How 'A Doll's House' updated 1879 for a 2017 audience - Metro US

How ‘A Doll’s House’ updated 1879 for a 2017 audience

Nile Hawver/Nile Scott Shots

The Huntington’s production of “A Doll’s House” isn’t shying away from the timeliness of its 2017 presentation. While playwright Henrik Ibsen’s story, set in 1879, boldly questioned the role of marriage, identity and gender, its level of daring in modern day could be white noise without a refresh. As it happens, director Melia Bensussen has given the classic play a facelift; casting leading couple Nora and Tovald as 20-somethings and working with a translator to add updated rewrites as the show went into production.

“Melia said we should approach this as a new play,” explain Andrea Syglowski, who plays Nora and was previously seen at the Huntington in the very different production, “Venus in Fur.” “The play has been done about eight billion times since 1879, and the actors were traditionally cast to be 10-15 years older. But they’re actually just young parents, who were probably married at 20. That’s how we’re taking this production.”

Nora finds herself in a series of self-inflicted conflicts in “A Doll’s House,” but most are rooted in her traditional role as a woman, a wife and homemaker at the turn of the century. Syglowski discusses her character’s plight, the play’s importance in modern times and what we can learn from taking an actor’s approach to empathy.

Despite the modernizations made in this version of “A Doll’s House,” do you think the characters and their dynamics are still relatable to contemporary audiences?
Melia chose [this show] because it gets down to complexities and truths in marriage. There’s the freeing the bird out of the cage, feminist approach, but I think the play is inherently speaking about the roles and masks that we wear in relationships. It’s about how society constrains us in trying to figure out our true identities versus the roles we feel we need to play while in marriage. I think as long as human beings are in relationships and partnerships, there’s always going to be that juggling of holding onto yourself and you own identity while being present for your partner. It’s a struggle to be in relationships while also standing on our own feet. I think anyone can relate to that today. I know I can.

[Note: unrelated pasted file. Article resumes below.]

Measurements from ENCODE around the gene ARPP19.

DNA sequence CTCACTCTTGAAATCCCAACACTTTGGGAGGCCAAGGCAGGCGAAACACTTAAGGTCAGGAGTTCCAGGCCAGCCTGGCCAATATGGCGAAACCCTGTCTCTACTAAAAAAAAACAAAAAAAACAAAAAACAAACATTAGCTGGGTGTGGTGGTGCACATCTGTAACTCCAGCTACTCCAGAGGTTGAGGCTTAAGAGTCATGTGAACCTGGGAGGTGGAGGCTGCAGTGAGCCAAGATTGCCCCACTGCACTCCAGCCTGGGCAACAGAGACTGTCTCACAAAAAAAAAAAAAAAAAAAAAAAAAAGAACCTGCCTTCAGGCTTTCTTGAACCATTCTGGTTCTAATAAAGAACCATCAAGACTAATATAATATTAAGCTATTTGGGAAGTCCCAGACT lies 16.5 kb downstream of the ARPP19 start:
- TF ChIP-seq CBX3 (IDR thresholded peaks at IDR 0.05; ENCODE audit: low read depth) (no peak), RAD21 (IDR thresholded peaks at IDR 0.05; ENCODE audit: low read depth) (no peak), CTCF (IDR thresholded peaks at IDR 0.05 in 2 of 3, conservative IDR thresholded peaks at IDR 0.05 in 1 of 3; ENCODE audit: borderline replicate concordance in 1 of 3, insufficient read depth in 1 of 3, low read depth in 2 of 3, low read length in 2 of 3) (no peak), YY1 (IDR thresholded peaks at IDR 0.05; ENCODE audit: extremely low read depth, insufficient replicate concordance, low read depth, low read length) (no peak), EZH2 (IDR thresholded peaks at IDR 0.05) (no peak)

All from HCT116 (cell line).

Are there similarities in some of the conflicts and struggles that come up within the play that you think are still present today? Is there a moral to be learned by audiences coming in after such a tough year — especially for women?
I think looking back to what was leading up to the election and how Hilary Clinton was treated by Donald Trump’s supporters and the media, I think we as a culture have difficulty accepting women in positions of power. We’re not living in Ibsen’s society anymore, but we’re still struggling to understand female identity. That’s one thing I think “A Doll’s House” does — it’s important to look back and see where you’ve come from. You need to look backward to move forward in some ways.

Nora finds herself in a few sticky situations — being blackmailed, lying, etc. — but it’s sometimes hard to sympathize with her, even when you want to. Do you think she can be considered an anti-hero of sorts?
Yeah, it’s tough. Ibsen talks about the anti-hero and the anti-villain, but I think actors are always going to advocate for the roles they’re playing, so I’m going to try to understand why she behaves the way she does. I feel empathy for her — but I feel empathy for a lot of characters in the play, frankly. There’s this line in the last act when she says, “I’ve become nothing, and you are guilty.” She realizes she’s not connected to her true self, and we, as artists, this is what we spend our lives trying to figure out. Anyone can have empathy for that.

If you go:

Jan. 6 to Feb. 5
Avenue of the Arts/BU Theatre
264 Huntington Ave.
Tickets start at $25, huntingtontheatre.org

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